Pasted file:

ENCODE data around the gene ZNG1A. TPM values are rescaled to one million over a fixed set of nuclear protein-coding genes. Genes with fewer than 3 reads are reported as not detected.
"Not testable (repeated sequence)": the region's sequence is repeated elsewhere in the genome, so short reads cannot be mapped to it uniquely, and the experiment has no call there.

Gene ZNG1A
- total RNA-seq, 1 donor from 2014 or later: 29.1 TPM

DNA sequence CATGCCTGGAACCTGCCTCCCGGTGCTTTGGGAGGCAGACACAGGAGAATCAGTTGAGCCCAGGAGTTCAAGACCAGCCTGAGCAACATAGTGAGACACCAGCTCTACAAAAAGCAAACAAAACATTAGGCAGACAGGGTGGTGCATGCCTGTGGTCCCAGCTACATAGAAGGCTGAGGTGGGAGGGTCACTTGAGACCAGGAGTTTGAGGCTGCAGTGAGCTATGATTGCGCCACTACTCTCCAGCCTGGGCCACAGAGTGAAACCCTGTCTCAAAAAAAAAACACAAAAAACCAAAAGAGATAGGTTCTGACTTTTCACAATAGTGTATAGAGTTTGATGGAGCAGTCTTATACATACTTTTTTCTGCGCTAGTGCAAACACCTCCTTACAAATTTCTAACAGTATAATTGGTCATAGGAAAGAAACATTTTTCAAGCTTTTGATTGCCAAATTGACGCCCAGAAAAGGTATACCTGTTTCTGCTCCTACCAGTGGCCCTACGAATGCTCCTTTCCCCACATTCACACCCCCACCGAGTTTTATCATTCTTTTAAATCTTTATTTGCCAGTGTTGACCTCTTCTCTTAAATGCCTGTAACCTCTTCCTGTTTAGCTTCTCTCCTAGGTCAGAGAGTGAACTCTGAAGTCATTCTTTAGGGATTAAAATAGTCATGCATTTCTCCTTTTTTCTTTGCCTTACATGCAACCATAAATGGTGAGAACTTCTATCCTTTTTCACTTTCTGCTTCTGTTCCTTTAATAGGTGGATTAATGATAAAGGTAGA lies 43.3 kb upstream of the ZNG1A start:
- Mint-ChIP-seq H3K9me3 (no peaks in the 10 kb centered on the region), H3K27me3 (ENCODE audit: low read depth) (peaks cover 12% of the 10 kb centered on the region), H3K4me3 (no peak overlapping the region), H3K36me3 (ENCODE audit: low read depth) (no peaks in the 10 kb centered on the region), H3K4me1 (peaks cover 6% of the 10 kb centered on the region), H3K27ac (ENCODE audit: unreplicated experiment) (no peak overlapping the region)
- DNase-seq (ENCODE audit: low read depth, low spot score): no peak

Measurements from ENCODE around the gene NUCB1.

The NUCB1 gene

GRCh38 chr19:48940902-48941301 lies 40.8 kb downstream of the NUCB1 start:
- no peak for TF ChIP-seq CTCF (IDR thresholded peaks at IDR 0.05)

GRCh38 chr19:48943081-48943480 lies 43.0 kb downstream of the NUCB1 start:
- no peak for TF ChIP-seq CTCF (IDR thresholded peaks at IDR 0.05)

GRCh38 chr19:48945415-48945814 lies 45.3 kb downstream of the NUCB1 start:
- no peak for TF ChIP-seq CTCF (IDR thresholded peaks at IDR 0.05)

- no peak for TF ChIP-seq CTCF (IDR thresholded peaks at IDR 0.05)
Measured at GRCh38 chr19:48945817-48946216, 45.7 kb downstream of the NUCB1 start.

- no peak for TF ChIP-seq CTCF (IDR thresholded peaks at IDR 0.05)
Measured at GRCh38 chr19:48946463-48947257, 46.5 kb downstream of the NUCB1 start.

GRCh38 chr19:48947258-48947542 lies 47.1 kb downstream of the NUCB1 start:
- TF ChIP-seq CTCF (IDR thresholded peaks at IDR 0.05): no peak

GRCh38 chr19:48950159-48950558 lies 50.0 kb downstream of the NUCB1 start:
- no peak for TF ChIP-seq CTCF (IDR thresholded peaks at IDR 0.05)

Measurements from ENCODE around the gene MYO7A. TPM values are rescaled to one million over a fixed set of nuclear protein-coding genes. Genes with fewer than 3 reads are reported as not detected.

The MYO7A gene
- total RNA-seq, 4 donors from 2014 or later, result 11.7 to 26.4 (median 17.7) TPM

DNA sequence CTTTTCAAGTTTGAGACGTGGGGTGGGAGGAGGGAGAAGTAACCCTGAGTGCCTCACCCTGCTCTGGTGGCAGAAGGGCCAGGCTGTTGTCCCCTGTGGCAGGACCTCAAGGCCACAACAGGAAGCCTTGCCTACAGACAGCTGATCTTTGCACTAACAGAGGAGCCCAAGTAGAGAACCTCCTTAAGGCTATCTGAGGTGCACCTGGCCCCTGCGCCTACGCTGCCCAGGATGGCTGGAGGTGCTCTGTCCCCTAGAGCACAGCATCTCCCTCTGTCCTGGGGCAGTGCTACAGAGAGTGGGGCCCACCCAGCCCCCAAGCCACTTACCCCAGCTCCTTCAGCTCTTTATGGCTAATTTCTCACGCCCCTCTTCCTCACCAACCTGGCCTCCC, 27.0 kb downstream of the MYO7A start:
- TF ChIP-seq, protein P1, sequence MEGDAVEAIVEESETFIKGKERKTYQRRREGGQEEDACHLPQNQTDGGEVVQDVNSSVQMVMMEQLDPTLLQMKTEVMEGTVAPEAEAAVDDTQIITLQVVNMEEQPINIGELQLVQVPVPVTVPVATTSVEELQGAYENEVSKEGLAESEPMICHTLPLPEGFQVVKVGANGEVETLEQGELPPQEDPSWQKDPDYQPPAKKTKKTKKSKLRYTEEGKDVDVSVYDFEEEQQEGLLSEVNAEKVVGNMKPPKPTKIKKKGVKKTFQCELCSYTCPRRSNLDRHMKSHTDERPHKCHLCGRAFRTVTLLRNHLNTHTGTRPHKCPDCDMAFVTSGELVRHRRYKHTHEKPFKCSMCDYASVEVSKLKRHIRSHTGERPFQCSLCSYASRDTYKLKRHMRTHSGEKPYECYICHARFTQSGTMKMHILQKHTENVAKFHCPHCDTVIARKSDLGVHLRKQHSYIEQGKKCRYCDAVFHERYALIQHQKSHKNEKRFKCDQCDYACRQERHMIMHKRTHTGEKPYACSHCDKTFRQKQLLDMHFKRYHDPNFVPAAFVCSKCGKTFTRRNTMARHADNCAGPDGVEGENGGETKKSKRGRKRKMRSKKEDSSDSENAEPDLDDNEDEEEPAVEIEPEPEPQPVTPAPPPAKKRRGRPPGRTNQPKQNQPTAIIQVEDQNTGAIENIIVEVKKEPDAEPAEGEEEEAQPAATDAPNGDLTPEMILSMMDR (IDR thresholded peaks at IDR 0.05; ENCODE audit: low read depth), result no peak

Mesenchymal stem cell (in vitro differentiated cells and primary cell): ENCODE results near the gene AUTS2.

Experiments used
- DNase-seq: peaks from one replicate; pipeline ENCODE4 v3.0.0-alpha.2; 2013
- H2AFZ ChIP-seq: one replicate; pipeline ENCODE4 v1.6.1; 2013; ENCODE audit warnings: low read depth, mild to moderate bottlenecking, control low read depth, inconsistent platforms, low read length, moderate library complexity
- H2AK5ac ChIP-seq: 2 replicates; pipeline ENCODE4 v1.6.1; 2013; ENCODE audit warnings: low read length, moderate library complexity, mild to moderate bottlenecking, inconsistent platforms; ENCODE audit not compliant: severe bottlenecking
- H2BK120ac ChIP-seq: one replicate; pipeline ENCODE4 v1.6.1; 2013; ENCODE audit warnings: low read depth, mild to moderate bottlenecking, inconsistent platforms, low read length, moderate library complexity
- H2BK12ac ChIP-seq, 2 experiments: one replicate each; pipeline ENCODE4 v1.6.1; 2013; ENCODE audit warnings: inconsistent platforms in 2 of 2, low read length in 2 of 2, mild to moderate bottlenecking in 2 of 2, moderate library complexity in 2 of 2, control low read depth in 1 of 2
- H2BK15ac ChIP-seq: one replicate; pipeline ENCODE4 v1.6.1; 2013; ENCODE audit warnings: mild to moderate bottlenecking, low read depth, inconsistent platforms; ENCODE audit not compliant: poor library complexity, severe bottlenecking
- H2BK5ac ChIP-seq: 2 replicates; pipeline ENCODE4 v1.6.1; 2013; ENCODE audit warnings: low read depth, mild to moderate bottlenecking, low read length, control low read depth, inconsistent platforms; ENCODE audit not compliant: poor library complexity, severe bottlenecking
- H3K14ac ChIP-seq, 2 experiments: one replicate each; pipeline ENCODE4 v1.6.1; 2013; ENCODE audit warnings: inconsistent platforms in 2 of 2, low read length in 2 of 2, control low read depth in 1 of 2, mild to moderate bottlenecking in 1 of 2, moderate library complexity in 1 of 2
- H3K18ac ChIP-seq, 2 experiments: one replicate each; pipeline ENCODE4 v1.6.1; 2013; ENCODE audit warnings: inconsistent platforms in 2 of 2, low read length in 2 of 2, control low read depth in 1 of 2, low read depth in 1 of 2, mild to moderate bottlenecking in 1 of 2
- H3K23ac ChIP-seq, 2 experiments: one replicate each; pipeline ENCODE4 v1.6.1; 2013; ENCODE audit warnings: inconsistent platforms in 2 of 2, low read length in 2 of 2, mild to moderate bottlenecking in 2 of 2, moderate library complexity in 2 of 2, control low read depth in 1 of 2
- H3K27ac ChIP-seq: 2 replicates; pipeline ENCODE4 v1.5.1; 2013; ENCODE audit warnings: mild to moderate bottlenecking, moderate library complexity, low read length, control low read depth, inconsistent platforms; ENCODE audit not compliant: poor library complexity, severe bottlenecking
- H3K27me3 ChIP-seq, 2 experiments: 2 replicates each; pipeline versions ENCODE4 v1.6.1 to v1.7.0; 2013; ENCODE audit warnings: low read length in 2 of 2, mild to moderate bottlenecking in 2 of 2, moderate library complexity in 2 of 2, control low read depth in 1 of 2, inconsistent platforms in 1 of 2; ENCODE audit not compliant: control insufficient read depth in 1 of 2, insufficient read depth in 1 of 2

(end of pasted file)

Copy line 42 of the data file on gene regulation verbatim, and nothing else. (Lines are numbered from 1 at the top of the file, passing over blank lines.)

- H3K27me3 ChIP-seq, 2 experiments: 2 replicates each; pipeline versions ENCODE4 v1.6.1 to v1.7.0; 2013; ENCODE audit warnings: low read length in 2 of 2, mild to moderate bottlenecking in 2 of 2, moderate library complexity in 2 of 2, control low read depth in 1 of 2, inconsistent platforms in 1 of 2; ENCODE audit not compliant: control insufficient read depth in 1 of 2, insufficient read depth in 1 of 2